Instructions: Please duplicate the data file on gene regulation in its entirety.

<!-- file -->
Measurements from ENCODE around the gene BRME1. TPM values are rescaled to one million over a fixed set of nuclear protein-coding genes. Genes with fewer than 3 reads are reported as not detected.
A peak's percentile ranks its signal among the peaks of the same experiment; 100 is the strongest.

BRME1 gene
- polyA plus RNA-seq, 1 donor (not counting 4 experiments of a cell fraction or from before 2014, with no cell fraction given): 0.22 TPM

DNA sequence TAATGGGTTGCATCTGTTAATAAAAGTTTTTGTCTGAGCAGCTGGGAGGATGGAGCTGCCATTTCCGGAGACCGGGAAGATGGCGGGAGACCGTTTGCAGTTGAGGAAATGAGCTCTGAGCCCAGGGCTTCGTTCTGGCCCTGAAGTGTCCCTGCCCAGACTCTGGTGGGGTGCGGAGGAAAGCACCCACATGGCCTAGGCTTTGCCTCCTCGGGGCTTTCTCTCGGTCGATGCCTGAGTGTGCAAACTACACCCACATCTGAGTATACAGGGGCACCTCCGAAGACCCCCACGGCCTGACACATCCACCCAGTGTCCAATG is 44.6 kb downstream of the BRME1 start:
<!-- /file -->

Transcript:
Measurements from ENCODE around the gene BRME1. TPM values are rescaled to one million over a fixed set of nuclear protein-coding genes. Genes with fewer than 3 reads are reported as not detected.
A peak's percentile ranks its signal among the peaks of the same experiment; 100 is the strongest.

BRME1 gene
- polyA plus RNA-seq, 1 donor (not counting 4 experiments of a cell fraction or from before 2014, with no cell fraction given): 0.22 TPM

DNA sequence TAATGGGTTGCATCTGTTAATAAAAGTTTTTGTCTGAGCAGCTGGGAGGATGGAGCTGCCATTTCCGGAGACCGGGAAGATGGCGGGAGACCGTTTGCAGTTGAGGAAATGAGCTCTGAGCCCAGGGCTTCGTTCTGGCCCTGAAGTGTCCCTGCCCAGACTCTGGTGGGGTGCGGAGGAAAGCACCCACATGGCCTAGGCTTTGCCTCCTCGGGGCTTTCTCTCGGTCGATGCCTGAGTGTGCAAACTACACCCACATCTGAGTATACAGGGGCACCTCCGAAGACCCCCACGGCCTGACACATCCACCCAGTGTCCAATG is 44.6 kb downstream of the BRME1 start: